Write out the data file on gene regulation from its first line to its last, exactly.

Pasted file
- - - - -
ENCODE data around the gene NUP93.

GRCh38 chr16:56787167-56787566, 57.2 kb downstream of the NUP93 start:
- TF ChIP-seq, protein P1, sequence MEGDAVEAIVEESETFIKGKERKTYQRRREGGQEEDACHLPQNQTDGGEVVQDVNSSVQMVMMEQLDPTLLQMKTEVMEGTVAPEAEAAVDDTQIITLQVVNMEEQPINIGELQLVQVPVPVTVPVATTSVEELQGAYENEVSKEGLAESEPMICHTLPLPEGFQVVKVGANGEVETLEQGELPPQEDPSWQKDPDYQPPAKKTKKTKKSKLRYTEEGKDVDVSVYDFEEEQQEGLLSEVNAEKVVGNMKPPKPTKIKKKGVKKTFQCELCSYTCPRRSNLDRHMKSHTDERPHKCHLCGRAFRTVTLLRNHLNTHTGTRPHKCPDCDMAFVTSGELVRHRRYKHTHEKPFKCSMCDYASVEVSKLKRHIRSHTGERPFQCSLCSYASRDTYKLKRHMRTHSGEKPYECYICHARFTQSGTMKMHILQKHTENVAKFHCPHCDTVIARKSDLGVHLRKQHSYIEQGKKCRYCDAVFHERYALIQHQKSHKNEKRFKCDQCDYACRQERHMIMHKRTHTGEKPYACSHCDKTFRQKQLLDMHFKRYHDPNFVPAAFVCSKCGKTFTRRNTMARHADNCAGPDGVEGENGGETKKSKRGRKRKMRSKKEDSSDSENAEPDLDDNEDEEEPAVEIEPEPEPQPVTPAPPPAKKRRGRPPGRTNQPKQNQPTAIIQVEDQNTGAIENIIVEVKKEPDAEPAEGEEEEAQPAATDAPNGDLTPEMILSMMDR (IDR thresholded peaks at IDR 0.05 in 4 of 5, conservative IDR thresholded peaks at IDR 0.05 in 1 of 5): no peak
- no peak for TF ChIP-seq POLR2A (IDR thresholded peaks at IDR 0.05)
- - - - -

ENCODE data around the gene NUP93.

GRCh38 chr16:56787167-56787566, 57.2 kb downstream of the NUP93 start:
- TF ChIP-seq, protein P1, sequence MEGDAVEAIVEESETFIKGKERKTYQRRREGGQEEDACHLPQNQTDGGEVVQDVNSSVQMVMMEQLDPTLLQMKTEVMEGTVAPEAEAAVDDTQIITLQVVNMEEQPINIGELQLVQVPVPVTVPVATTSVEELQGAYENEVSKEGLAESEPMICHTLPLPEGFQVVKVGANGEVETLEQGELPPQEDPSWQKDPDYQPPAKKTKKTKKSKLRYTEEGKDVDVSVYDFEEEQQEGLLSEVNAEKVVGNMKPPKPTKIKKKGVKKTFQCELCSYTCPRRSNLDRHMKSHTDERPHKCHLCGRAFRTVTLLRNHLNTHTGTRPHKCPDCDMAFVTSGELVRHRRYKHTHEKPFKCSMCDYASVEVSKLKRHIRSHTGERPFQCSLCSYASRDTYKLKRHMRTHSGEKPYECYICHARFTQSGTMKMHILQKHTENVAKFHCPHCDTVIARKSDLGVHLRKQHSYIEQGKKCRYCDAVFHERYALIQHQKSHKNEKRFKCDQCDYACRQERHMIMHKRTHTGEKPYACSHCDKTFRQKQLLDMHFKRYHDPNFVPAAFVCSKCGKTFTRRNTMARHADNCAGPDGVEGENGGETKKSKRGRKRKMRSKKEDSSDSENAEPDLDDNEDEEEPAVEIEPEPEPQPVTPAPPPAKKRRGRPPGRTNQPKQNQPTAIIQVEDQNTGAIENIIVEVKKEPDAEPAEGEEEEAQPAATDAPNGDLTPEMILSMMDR (IDR thresholded peaks at IDR 0.05 in 4 of 5, conservative IDR thresholded peaks at IDR 0.05 in 1 of 5): no peak
- no peak for TF ChIP-seq POLR2A (IDR thresholded peaks at IDR 0.05)